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Slammer worm slithers back online to attack ancient SQL servers

Brian Miller
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Bugs? Fixed? Really?

Wow! A blast from the past. What's next? Oh, yeah, Windows can be taken down with a bad SMB link.

I guess we do need the ROTM to patch all of the fscking bugs and write good software for us.

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US tech giants take brave immigration stand that has nothing to do with profit whatsoever

Brian Miller
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Re: That's a long article, let me condense it for you.

Compare that to Canada. Years ago when my company needed to temporarily transfer me to work in Canada, they had to first prove to CA that I had skills that could not be properly satisfied by existing Canadian labor. Many countries have the same, or similar, requirements.

Actually, the US also has that stipulation, and it's a felony to violate it. Unfortunately, that isn't enforced. I remember a former employer who decided to bring in a worker from Pakistan because the workplace was so horrible the workers kept quitting. The joke was, "OK, who wants to sign this and commit a felony?"

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Mozilla axes IoT project, cuts staff, backs off from commercial stuff

Brian Miller
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IoT emerging like Nylanderia Fulva

"IoT is clearly an emerging technology space ..."

It isn't emerging, it has emerged, and has become a serious plague o'er all the lands, like tawny crazy ants. What the Mozillans have done is admit defeat, and thrown in the towel. Look at their wiki:

1. Build internet-connected devices that empower individuals, enrich their lives, and magnify the public benefit of the internet;

2. Leverage our experience building devices to develop an open-source platform for the Internet of Things that promotes security, privacy, decentralization, interoperability, accessibility and openness; and

3. Engage commercial partners to bring our products to market and to drive widespread adoption of our platform.

It's all about rainbow unicorn ponies! Or garden gnome business plans.

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Microsoft's device masterplan shows it's still fighting Apple

Brian Miller
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FAIL

We don't need another Clippy

But it seems that we're going to get several, despite what we actually want.

"Hey, let's add another feature!" No, please don't. When Windows 8 came out, I bought a new laptop. It was so awful that I promptly made Ubuntu my main OS instead of secondary OS. I hardly ever use my Windows laptop now. And no, I did not have an easy time "upgrading" it to Windows 10; it required a complete reinstallation.

Microsoft is about maximalism, not minimalism. More bloat, more slow, more suck.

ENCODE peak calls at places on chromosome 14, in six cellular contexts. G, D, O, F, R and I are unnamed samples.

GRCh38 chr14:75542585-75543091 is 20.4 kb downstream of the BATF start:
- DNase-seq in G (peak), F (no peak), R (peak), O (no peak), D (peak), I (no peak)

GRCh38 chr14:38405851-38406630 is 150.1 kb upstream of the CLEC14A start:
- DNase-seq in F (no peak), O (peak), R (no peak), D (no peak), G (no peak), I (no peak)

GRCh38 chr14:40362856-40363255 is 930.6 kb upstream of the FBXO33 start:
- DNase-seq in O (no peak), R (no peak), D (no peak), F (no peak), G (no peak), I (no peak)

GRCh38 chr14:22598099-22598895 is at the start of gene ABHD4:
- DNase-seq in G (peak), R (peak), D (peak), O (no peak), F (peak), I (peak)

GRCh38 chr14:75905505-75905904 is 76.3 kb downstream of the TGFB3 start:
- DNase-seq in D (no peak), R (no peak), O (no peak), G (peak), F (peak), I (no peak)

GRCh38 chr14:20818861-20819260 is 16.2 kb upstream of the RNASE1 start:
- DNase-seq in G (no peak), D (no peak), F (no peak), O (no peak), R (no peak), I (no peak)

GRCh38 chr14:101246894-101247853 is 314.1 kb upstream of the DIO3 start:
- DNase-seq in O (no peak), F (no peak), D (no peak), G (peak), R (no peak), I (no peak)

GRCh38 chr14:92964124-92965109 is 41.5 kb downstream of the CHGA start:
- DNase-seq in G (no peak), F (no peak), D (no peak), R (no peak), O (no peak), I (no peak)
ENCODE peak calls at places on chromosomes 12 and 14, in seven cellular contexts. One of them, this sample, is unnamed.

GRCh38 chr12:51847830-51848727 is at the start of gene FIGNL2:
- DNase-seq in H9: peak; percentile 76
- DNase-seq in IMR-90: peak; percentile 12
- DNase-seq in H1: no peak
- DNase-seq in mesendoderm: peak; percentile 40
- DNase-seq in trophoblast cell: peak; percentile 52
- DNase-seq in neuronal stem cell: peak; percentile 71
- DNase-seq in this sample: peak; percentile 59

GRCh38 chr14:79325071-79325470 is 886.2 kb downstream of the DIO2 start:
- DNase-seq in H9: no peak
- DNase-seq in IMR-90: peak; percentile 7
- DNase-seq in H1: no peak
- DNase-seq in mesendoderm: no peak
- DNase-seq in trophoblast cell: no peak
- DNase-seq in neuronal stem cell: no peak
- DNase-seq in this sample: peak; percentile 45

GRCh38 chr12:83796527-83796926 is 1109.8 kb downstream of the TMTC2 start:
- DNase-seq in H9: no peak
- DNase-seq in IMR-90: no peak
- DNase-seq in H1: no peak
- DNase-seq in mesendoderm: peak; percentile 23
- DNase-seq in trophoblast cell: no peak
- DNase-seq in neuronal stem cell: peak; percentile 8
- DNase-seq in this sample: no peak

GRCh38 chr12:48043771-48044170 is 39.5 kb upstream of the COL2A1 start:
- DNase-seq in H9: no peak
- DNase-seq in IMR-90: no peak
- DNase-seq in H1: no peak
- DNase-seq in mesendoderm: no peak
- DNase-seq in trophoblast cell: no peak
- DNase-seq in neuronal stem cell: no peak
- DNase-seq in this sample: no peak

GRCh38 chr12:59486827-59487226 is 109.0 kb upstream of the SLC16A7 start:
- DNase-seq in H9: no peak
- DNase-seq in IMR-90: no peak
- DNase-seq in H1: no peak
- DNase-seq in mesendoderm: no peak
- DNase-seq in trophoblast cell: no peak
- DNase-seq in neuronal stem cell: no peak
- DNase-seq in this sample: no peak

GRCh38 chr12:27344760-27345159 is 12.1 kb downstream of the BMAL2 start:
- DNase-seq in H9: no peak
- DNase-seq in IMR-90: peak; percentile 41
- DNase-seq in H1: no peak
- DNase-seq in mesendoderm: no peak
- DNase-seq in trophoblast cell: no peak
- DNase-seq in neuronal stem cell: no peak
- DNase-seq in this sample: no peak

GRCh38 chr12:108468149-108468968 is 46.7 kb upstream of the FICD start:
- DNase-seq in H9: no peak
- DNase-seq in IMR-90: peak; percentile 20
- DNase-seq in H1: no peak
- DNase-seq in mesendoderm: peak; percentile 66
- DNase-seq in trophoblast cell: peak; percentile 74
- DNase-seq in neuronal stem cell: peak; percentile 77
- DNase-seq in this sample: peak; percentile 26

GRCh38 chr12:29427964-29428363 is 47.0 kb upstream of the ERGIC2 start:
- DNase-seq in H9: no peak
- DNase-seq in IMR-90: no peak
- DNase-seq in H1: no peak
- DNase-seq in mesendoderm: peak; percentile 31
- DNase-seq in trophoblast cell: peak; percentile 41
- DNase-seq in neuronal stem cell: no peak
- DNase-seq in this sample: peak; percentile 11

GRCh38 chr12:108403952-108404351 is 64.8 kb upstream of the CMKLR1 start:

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Naughty sysadmins use dark magic to fix PCs for clueless users

Brian Miller
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Re: No quite wizadry but.../ Percussive Maintenance

A friend of mine related a story about percussive maintenance. When he was in the US Navy as an electronics tech, there was a certain terminal that would break once in a while, When said terminal was reassembled, it might need a whack on the side before the CRT scan would sync up. A young lieutenant was ushering a group of visitors on the bridge when my friend had finished maintenance. The display went on the fritz, and the lieutenant told his visitors, "Now see how this sailor uses his technical expertise to fix the problem." Since my friend was known to be religious, he said a prayer: "Heavenly Father, please show your mercy and blessings upon this terminal. Heal!" And "laid on hands" on both sides of the terminal, whereupon it commenced to work.

He was told by the captain, "Never do that again, unless I'm there to laugh my ass off!"

(Personally, I have had a "broken" printer that commenced to work immediately as I walked in the room.)

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Stop replying! pleads NetApp customer stuck in reply-allpocalypse

Brian Miller
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Windows

Microsoft: "Me, too!"

This stuff happens at Microsoft every once in a while. The biggest incident was in the late 90's, when someone noticed that they were on a mailing list they didn't know about. This happened to be a mailing list that was constructed for testing purposes.

Idiot: "Who owns this list, and what is it for?"

Idiot2: "I'd like to know, too."

Idiot3: "Me, too!"

Idiot4: "Me, three!"

And so on, and so on. The Exchange mail servers were overloaded for at least three days.

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More mobe malware creeps into Google Play – this time, ransomware

Brian Miller
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Different checks for different apps?

The apps that I've gotten through the review process have been communications, and both Google and Apple have taken an interest in them. Apple rejected one based on the lack of a "beep" when the call was recorded, and another time they wanted a video showing the app being used. Google has always taken quite some time, many hours, for the app to work its way through their process. I've never seen a Google app be approved in minutes.

From all of the malware that's been springing up from the very first on the Google play store, I would have expected that some rather heavy analysis would have been instituted to put in some red flag checks. Apps that ask for administrator privileges should be marked with a big red flag. I'd really love to see a comparison of Google Bouncer to the "virus" scanners from the major AV players.